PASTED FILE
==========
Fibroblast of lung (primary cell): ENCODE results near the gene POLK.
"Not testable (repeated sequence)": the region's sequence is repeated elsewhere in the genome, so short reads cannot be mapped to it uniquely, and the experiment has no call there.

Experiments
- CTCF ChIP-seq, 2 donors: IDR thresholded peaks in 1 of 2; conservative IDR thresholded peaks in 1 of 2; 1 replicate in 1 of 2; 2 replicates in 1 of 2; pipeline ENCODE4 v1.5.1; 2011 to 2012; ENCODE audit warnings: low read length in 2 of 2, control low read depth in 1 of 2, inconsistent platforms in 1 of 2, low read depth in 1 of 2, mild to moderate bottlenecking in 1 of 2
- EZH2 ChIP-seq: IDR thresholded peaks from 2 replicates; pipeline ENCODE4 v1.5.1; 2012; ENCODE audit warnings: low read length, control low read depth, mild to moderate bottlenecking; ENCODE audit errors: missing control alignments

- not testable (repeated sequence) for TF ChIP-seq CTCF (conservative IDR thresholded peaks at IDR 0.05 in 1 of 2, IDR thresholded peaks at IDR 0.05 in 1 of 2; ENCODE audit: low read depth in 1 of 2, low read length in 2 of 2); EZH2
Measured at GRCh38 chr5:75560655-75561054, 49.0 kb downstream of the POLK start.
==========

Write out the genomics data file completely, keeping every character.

Fibroblast of lung (primary cell): ENCODE results near the gene POLK.
"Not testable (repeated sequence)": the region's sequence is repeated elsewhere in the genome, so short reads cannot be mapped to it uniquely, and the experiment has no call there.

Experiments
- CTCF ChIP-seq, 2 donors: IDR thresholded peaks in 1 of 2; conservative IDR thresholded peaks in 1 of 2; 1 replicate in 1 of 2; 2 replicates in 1 of 2; pipeline ENCODE4 v1.5.1; 2011 to 2012; ENCODE audit warnings: low read length in 2 of 2, control low read depth in 1 of 2, inconsistent platforms in 1 of 2, low read depth in 1 of 2, mild to moderate bottlenecking in 1 of 2
- EZH2 ChIP-seq: IDR thresholded peaks from 2 replicates; pipeline ENCODE4 v1.5.1; 2012; ENCODE audit warnings: low read length, control low read depth, mild to moderate bottlenecking; ENCODE audit errors: missing control alignments

- not testable (repeated sequence) for TF ChIP-seq CTCF (conservative IDR thresholded peaks at IDR 0.05 in 1 of 2, IDR thresholded peaks at IDR 0.05 in 1 of 2; ENCODE audit: low read depth in 1 of 2, low read length in 2 of 2); EZH2
Measured at GRCh38 chr5:75560655-75561054, 49.0 kb downstream of the POLK start.